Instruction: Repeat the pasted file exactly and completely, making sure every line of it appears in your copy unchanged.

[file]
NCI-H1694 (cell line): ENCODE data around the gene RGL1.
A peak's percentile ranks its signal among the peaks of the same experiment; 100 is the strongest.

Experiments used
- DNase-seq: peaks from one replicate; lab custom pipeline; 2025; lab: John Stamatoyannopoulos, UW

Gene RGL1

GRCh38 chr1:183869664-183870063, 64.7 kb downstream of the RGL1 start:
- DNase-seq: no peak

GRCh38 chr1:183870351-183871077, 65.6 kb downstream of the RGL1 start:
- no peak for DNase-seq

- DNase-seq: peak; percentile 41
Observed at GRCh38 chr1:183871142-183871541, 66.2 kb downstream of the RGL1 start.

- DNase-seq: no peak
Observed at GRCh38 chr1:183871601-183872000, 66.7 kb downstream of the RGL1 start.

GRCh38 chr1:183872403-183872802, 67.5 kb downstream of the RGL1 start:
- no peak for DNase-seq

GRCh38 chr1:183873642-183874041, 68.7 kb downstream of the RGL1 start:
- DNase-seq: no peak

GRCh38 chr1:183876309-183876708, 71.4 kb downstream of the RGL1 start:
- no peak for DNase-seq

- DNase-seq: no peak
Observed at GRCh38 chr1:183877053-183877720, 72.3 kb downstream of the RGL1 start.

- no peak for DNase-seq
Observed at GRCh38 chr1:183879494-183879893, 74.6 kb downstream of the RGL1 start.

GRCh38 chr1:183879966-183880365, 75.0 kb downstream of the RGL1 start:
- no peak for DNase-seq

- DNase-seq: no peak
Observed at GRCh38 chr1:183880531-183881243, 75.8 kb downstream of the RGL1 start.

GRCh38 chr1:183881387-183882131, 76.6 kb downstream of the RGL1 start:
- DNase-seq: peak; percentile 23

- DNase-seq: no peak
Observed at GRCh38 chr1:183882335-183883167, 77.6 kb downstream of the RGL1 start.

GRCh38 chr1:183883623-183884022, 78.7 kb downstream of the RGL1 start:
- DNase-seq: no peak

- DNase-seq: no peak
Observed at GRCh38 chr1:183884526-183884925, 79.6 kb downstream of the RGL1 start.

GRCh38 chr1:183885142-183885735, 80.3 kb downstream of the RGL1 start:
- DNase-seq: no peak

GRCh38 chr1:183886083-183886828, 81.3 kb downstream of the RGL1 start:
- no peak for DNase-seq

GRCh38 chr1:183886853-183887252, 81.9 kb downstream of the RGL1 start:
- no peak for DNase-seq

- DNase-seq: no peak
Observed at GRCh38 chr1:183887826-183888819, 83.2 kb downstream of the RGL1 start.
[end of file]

NCI-H1694 (cell line): ENCODE data around the gene RGL1.
A peak's percentile ranks its signal among the peaks of the same experiment; 100 is the strongest.

Experiments used
- DNase-seq: peaks from one replicate; lab custom pipeline; 2025; lab: John Stamatoyannopoulos, UW

Gene RGL1

GRCh38 chr1:183869664-183870063, 64.7 kb downstream of the RGL1 start:
- DNase-seq: no peak

GRCh38 chr1:183870351-183871077, 65.6 kb downstream of the RGL1 start:
- no peak for DNase-seq

- DNase-seq: peak; percentile 41
Observed at GRCh38 chr1:183871142-183871541, 66.2 kb downstream of the RGL1 start.

- DNase-seq: no peak
Observed at GRCh38 chr1:183871601-183872000, 66.7 kb downstream of the RGL1 start.

GRCh38 chr1:183872403-183872802, 67.5 kb downstream of the RGL1 start:
- no peak for DNase-seq

GRCh38 chr1:183873642-183874041, 68.7 kb downstream of the RGL1 start:
- DNase-seq: no peak

GRCh38 chr1:183876309-183876708, 71.4 kb downstream of the RGL1 start:
- no peak for DNase-seq

- DNase-seq: no peak
Observed at GRCh38 chr1:183877053-183877720, 72.3 kb downstream of the RGL1 start.

- no peak for DNase-seq
Observed at GRCh38 chr1:183879494-183879893, 74.6 kb downstream of the RGL1 start.

GRCh38 chr1:183879966-183880365, 75.0 kb downstream of the RGL1 start:
- no peak for DNase-seq

- DNase-seq: no peak
Observed at GRCh38 chr1:183880531-183881243, 75.8 kb downstream of the RGL1 start.

GRCh38 chr1:183881387-183882131, 76.6 kb downstream of the RGL1 start:
- DNase-seq: peak; percentile 23

- DNase-seq: no peak
Observed at GRCh38 chr1:183882335-183883167, 77.6 kb downstream of the RGL1 start.

GRCh38 chr1:183883623-183884022, 78.7 kb downstream of the RGL1 start:
- DNase-seq: no peak

- DNase-seq: no peak
Observed at GRCh38 chr1:183884526-183884925, 79.6 kb downstream of the RGL1 start.

GRCh38 chr1:183885142-183885735, 80.3 kb downstream of the RGL1 start:
- DNase-seq: no peak

GRCh38 chr1:183886083-183886828, 81.3 kb downstream of the RGL1 start:
- no peak for DNase-seq

GRCh38 chr1:183886853-183887252, 81.9 kb downstream of the RGL1 start:
- no peak for DNase-seq

- DNase-seq: no peak
Observed at GRCh38 chr1:183887826-183888819, 83.2 kb downstream of the RGL1 start.